Group-IB researchers recently uncovered a series of attacks by a hacker group they’re calling MoneyTaker, which has successfully breached more than 20 banks, financial software vendors and legal firms in the U.S., U.K. and Russia over the past two years.
The researchers have confirmed at least 16 breaches by MoneyTaker in the U.S., three in Russia and one in the U.K.
“By constantly changing their tools and tactics to bypass antivirus and traditional security solutions and most importantly carefully eliminating their traces after completing their operations, the group has largely gone unnoticed,” the report states.
In the U.S., the group has hit companies in California, Utah, Oklahoma, Colorado, Illinois, Missouri, South Carolina, North Carolina, Virginia and Florida, with an average loss per attack of $500,000.
According to Group-IB, the hackers steal internal documentation, including admin guides, internal regulations and instructions, change request forms, and transaction logs, in order to learn about bank operations to prepare for future attacks.
“A number of incidents with copied documents that describe how to make transfers through SWIFT are being investigated by Group-IB,” the report states. “Their contents and geography indicate that banks in Latin America may be targeted next by MoneyTaker.”
The group is named after a tool first used in an attack on a Russian bank. The tool contains modules that search for payment orders and modify them, replace payment details with fraudulent ones, and erase traces of the attack.
“In addition to hiding the tracks, the concealment module again substitutes the fraudulent payment details in a debit advice after the transaction back with the original ones,” the report states. “This means that the payment order is sent and accepted for execution with the fraudulent payment details, and the responses come as if the payment details were the initial ones.”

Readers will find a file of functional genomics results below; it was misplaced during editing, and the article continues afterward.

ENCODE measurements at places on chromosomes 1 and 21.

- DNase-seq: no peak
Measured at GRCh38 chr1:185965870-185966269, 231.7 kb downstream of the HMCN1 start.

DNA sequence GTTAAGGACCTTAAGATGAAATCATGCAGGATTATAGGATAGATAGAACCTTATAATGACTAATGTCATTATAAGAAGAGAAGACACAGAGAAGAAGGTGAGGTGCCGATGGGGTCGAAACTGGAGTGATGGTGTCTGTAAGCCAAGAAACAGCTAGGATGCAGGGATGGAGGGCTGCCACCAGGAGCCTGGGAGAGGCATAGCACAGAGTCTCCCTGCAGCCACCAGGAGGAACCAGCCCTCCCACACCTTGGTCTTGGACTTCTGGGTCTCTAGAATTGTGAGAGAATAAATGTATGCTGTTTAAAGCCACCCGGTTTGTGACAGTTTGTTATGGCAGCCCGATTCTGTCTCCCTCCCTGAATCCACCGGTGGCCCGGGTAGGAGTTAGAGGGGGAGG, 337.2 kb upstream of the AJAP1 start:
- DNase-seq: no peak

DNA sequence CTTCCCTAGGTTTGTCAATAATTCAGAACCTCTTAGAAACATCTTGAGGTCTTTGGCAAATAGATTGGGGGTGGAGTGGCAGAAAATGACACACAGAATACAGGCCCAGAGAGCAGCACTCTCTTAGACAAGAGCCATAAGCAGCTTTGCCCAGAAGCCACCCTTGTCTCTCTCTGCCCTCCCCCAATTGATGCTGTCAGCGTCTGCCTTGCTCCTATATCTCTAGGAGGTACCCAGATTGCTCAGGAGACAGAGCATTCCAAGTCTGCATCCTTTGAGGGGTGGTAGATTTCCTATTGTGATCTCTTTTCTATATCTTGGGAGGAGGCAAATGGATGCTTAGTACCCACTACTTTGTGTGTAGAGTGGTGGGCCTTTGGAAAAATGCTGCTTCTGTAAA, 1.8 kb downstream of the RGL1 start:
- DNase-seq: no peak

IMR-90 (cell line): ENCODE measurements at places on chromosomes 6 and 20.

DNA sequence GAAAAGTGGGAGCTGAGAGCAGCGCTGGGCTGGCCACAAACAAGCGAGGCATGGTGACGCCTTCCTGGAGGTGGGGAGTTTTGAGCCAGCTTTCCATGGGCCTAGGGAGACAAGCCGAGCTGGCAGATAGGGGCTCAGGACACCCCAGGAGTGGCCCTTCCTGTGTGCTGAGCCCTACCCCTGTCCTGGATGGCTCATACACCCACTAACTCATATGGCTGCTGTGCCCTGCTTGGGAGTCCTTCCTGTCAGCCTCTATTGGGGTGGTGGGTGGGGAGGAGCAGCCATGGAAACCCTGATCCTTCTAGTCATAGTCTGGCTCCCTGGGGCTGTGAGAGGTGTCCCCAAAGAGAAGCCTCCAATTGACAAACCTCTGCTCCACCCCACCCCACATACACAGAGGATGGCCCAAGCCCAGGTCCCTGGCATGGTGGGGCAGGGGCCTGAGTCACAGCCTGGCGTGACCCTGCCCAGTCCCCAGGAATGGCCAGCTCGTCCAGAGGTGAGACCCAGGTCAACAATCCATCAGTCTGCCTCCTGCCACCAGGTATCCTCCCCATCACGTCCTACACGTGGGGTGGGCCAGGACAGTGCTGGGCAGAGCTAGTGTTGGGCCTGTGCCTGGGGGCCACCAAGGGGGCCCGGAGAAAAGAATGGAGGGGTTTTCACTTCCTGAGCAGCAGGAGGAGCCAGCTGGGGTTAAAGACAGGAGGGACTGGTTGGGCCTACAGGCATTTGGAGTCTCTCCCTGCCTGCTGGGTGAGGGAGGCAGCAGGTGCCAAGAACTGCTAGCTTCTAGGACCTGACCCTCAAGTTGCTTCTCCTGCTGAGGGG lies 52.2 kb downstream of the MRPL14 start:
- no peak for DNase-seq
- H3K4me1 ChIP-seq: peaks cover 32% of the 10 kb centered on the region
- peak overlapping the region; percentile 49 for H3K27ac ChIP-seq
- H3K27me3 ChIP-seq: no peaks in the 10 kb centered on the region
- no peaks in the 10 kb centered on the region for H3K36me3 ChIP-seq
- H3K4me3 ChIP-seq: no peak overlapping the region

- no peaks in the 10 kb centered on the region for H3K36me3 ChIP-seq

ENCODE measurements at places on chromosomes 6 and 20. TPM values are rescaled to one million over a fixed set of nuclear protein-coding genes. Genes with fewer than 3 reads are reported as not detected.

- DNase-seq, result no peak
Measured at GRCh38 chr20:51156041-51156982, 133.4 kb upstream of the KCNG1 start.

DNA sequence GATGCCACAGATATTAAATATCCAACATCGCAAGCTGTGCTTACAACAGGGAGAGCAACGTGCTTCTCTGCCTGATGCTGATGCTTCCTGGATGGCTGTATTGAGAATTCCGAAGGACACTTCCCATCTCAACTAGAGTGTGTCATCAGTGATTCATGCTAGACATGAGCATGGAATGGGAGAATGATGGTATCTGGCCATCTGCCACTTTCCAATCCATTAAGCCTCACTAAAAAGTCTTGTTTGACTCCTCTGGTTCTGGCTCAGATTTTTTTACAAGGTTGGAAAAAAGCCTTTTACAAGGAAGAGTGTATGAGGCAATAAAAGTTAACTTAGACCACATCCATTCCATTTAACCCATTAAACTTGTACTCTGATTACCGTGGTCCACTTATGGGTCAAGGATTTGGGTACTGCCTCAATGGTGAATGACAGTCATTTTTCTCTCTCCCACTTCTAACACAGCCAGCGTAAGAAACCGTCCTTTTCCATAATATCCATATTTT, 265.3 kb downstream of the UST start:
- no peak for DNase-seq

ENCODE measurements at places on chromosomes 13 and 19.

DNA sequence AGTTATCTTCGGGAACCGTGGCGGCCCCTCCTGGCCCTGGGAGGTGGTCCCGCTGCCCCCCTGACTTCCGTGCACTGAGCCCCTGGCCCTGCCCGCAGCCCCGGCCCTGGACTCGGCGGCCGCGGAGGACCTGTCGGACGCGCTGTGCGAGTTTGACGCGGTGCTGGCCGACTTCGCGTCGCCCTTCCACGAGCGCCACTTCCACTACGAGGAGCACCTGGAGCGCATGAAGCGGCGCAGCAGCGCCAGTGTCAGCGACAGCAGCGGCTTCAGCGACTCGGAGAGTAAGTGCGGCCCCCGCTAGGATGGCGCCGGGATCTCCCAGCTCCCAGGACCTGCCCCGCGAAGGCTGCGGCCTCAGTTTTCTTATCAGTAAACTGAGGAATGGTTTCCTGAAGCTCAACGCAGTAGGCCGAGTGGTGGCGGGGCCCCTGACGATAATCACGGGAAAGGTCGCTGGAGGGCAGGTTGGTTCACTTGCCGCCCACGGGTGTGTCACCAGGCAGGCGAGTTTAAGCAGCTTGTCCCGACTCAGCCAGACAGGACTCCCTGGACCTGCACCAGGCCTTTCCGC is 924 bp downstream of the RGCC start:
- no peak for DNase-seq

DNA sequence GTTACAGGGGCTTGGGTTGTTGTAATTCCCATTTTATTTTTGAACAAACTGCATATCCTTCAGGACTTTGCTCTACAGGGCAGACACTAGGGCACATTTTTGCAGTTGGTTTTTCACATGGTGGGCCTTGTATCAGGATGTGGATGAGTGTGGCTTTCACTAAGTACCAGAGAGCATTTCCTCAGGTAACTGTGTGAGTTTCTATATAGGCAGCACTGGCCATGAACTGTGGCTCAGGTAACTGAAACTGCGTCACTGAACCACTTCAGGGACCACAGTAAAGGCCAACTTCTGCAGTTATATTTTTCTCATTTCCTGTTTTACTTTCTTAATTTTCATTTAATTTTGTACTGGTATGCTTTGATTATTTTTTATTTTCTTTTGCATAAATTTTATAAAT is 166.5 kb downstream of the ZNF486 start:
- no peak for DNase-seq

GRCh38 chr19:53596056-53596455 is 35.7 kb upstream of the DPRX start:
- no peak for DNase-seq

Dmitry Volkov, head of Group-IB’s cyber intelligence department, told Bloomberg that the hackers “understand that banks — especially community banks with limited resources — are the easiest marks.”
A recent MediaPro survey of 1,000 U.S. finance employees found that 79 percent of finance workers show a lack of preparedness against eight key cyber security and data privacy threat vectors, including incident reporting, physical security, identifying malware warning signs, cloud computing, identifying phishing attempts, and others.
Thirty-four percent of financial sector employees took risky actions when presented with scenarios related to building access (physical security), compared to 24 percent of the general population in a similar survey.
Similarly, more than twice as many financial sector respondents misidentified phishing emails as legitimate ones compared to respondents in the general population (19 percent vs. 8 percent).
“The results of our survey show more work is needed to shore up the human defenses of financial institutions,” the report states. “Millions (or billions) of dollars to beef up merely the technical side of an organization’s information security strategy could be ill-spent if investments are not made in security and privacy awareness training programs.”